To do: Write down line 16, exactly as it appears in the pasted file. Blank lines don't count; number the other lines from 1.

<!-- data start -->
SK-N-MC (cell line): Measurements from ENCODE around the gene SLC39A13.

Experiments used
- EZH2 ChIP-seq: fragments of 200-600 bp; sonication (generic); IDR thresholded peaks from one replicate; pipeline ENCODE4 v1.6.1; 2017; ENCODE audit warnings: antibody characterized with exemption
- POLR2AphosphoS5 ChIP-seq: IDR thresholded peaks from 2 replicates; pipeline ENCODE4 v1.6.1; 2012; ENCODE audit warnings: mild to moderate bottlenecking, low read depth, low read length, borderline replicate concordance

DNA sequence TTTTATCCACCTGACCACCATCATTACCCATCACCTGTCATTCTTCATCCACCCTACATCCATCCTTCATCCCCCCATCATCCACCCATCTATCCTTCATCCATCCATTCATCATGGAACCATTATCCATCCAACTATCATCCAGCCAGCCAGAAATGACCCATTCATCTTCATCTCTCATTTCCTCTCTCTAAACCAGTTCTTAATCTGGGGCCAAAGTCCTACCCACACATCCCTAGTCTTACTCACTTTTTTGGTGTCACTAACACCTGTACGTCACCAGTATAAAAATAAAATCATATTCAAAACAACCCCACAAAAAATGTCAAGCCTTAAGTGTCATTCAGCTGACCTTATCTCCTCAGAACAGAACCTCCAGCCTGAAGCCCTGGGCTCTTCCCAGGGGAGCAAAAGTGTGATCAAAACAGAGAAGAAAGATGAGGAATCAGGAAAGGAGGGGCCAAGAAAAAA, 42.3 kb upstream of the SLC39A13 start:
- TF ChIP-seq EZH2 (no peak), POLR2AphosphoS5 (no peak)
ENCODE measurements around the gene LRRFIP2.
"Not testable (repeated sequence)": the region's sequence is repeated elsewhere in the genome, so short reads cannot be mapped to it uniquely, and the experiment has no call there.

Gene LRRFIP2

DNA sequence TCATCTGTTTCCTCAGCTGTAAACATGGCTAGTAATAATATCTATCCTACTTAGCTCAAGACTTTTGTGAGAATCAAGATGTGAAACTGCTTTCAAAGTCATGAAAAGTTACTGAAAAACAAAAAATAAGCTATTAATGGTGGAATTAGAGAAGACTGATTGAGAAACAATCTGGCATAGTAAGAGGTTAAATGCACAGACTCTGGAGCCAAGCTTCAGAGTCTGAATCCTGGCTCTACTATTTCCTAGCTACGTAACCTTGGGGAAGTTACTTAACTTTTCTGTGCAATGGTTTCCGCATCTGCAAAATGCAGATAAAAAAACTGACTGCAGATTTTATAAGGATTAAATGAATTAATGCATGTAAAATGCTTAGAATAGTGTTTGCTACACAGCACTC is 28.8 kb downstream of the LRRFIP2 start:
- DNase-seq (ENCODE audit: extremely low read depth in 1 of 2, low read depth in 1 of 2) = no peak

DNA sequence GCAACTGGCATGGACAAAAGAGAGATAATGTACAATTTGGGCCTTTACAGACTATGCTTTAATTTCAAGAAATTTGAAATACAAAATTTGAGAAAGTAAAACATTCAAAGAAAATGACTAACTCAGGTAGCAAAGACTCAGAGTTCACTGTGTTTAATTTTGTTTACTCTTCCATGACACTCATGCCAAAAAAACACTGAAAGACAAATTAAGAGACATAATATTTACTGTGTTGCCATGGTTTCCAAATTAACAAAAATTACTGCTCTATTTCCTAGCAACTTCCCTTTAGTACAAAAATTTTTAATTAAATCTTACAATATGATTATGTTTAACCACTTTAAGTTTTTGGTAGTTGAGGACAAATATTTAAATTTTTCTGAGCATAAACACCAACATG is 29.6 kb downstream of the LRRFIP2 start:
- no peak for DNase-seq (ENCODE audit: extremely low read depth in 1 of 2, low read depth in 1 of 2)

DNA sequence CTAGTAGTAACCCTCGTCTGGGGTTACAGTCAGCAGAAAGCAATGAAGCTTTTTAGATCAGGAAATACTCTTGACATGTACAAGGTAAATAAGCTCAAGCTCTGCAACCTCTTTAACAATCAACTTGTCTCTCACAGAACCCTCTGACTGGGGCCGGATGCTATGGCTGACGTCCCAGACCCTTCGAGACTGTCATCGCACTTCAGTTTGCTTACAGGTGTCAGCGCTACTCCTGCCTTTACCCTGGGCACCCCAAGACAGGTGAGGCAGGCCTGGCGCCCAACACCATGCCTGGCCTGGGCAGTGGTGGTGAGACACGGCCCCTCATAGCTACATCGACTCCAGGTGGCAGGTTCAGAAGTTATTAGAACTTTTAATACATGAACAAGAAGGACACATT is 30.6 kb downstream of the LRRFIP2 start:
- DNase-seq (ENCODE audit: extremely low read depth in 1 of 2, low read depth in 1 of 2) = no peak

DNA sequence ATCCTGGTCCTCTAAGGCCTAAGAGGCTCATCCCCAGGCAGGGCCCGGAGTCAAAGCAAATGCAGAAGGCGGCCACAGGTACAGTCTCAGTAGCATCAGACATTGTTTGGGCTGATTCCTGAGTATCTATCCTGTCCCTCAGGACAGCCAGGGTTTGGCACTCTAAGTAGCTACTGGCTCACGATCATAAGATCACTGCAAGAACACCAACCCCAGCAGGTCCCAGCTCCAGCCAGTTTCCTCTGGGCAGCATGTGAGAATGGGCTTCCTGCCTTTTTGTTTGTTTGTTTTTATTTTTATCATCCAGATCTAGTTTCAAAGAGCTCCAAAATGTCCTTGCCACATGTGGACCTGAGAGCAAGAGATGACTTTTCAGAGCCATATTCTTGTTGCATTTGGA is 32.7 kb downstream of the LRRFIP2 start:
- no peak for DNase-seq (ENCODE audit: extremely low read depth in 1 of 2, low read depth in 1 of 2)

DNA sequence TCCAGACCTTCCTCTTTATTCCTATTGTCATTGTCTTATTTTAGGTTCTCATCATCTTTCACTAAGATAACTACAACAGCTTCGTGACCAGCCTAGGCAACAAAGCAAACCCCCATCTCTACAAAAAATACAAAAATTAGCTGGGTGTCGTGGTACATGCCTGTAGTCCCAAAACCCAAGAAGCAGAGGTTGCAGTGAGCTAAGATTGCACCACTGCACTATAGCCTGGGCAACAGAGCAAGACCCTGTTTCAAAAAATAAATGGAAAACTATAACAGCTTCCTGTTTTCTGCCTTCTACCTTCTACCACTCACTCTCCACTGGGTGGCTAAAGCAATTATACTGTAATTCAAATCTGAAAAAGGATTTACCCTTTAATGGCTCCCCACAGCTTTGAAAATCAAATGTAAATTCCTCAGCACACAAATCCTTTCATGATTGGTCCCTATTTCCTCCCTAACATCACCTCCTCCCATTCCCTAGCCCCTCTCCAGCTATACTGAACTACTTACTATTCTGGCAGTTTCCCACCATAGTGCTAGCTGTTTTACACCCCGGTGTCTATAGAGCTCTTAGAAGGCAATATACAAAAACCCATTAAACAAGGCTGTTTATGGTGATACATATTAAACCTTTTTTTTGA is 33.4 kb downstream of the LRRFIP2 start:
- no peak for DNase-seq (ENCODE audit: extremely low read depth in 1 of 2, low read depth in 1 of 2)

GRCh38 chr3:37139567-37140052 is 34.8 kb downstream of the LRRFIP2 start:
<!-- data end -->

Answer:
DNA sequence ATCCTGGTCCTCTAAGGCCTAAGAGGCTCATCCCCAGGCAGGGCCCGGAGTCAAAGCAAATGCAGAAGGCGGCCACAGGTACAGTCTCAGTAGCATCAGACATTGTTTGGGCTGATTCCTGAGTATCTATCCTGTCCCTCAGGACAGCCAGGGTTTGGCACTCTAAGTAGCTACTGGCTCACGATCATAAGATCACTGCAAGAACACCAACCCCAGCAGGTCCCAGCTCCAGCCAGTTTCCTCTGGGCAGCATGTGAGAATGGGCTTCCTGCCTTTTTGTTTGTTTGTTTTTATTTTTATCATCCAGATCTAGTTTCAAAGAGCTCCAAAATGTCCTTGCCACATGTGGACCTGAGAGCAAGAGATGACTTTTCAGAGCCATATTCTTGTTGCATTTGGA is 32.7 kb downstream of the LRRFIP2 start: